British Columbia

Court hears accused harasser promised to 'destroy' ex-wife

A Burnaby B.C. man accused of criminally harassing his ex-wife promised to "slowly and incrementally destroy" her using a website and emails, a jury heard Monday in B.C. Supreme Court.

'Don't think for one second that anything will ever be more important to me than destroying you'

The Crown, in its opening statement Monday, alleged Patrick Fox shipped weapons concealed in a computer to a California address. (Desiree Capuano/Facebook)

A Burnaby B.C. man accused of criminally harassing his ex-wife promised to "slowly and incrementally destroy" her using a website and emails, a jury heard Monday in B.C. Supreme Court.

Patrick Fox, 43, is accused of systematically attacking his former wife, Desiree Capuano, 36, after she tipped off the Federal Bureau of Investigation (FBI), during a contentious custody battle, that he was living illegally in California in 2012 

This week, Fox, who is representing himself during the criminal proceedings, appeared calm and polite in court, wearing a red prison-issued sweatsuit and carrying a box of legal documents.

Capuano sat behind a screen to prevent any visual contact between her and her former husband, but the judge instructed the jury not to interpret this as a sign of innocence or guilt in the case.

Capuano, who once shared custody with Fox, told court she became wary when her former husband changed his name, fearing he would disappear with her son, as she alleges he did between 2001 and 2011.

"I was scared if he took my son to Canada, I would not see him again," she said, her voice often wavering.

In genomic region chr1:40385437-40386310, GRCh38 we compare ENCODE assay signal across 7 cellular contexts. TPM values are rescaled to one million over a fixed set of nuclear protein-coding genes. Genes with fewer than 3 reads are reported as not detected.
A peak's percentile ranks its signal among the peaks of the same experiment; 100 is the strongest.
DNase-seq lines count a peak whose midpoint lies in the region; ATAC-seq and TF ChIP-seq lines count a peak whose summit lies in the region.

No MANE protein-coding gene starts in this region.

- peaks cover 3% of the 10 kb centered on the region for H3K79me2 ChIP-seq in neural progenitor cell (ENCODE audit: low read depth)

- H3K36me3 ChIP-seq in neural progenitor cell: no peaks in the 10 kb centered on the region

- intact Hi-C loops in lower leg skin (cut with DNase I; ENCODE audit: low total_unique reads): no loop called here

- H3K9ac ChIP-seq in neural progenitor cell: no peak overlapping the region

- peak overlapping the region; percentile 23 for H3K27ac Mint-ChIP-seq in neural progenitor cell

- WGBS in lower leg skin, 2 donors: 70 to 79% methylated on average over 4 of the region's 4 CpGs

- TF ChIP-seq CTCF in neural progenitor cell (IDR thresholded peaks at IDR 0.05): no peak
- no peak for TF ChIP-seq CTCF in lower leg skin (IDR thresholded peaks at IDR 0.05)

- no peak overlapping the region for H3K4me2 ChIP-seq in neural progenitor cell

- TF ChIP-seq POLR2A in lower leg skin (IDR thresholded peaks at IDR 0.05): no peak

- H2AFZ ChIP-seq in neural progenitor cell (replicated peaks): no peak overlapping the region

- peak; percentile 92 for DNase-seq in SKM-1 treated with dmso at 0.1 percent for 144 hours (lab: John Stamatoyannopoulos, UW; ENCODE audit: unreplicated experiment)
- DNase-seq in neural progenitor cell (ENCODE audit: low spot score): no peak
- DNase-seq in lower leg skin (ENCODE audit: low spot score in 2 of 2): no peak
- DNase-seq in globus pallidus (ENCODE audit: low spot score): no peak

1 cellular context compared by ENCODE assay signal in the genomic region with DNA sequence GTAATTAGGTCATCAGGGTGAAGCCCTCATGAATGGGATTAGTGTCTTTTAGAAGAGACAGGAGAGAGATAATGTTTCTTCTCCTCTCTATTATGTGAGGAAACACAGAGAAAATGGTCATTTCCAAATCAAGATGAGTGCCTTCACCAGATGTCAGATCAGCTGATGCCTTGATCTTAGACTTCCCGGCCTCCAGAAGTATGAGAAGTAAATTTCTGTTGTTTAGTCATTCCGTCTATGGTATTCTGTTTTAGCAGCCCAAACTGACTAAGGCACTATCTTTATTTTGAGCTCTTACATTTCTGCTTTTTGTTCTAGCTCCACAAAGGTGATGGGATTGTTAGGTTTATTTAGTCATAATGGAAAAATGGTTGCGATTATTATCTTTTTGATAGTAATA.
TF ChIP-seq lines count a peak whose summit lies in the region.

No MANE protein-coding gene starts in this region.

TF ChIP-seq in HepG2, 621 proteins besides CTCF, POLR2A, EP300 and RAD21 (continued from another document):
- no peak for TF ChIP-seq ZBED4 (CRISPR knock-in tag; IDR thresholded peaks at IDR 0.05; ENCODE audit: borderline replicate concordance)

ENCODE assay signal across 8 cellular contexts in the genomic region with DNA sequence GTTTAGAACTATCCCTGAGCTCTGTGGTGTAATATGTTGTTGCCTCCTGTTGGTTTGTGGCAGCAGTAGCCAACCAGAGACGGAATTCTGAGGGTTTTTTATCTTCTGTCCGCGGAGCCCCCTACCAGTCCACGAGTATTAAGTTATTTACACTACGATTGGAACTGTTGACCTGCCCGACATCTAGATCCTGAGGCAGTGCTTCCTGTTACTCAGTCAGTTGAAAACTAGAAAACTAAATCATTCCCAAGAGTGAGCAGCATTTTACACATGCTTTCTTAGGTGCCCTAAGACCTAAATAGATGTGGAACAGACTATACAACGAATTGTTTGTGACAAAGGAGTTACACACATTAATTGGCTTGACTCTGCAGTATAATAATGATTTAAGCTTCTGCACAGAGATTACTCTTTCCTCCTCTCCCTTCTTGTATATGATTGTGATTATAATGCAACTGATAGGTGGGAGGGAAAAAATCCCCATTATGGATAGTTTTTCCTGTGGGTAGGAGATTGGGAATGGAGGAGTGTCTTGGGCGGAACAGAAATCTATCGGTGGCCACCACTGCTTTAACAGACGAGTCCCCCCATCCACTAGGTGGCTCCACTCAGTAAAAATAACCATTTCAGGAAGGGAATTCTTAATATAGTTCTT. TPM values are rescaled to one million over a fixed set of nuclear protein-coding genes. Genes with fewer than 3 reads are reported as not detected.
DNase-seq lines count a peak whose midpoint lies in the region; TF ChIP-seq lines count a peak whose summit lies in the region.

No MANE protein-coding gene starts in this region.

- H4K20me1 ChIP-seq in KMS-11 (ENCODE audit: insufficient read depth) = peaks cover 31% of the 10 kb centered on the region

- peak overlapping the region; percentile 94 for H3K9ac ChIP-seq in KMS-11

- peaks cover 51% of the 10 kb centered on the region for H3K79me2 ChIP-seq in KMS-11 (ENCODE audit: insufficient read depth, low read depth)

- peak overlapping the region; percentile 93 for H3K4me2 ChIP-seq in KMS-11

The trial of a Vancouver man who the Crown contends tried to 'ruin' his ex-wife's life with emails and a website began Monday in B.C. Supreme Court. (CBC)

The Crown confirmed that Fox had changed his name from Richard Riess to Patrick Fox in 2014 and moved to Canada where he was able to obtain a Possession and Acquisition License (PAL) and buy guns.

Police later discovered that Fox had shipped several guns hidden in a computer to the U.S. 

It's unclear why.

The jury listened and followed along with a thick compilation of emails —​ agreed to by both sides as fact — as Crown counsel Mark Myhre read parts into the record yesterday, and Capuano responded to questions about them.

In one email, Fox allegedly outlines his long-term plan to "ruin" Capuano's life and hurt her "emotionally," according to Myhre.

"I told you I will destroy you slowly and incrementally (and legally). I will do so simply by using your own actions and words against you. Don't think for one second that anything will ever be more important to me than destroying you. Every moment of my life is focused on one single goal," Fox allegedly wrote.

Court also heard how Fox allegedly bragged he copied 600 to 1,200 people, including co-workers, on emails that insulted Capuano and detailed her personal life.

She said most of the more than 400 emails referred to her as "white trash" or offered a similar insult.

Fox also posted images of Capuano semi-clothed after a shower and of the bedroom itself. Another email informed her workplace that she was a medical marijuana user.

"Mortified," said Capuano in court yesterday, when asked how she felt about personal information that Fox shared with co-workers and strangers alike.

Capuano sought help from police, workplace security and eventually cut off all communication with Fox, but the online onslaught continued.

Eventually, the Information Technology (IT) worker lost her job in 2015 and said she was told by a co-worker that "security risks" because of the online attacks were part of the reason.

Fox defended his actions to Capuano in emails saying that "telling the truth is not harassment."

In one message, court heard Fox bragged to Capuano about how he'd waived his rights to his son in a California court so that he could dedicate his time to attacking her and copied their son on that email.

"Why did that hurt you?" asked the Crown.

"[Because] it hurt my son," said Capuano.

The Fox trial is expected to continue for up to three weeks.

Justice Heather Holmes cautioned the jury not to look at the website that is at the heart of the case or at media reports.

The defence has not yet been heard.

With files from Natalie Clancy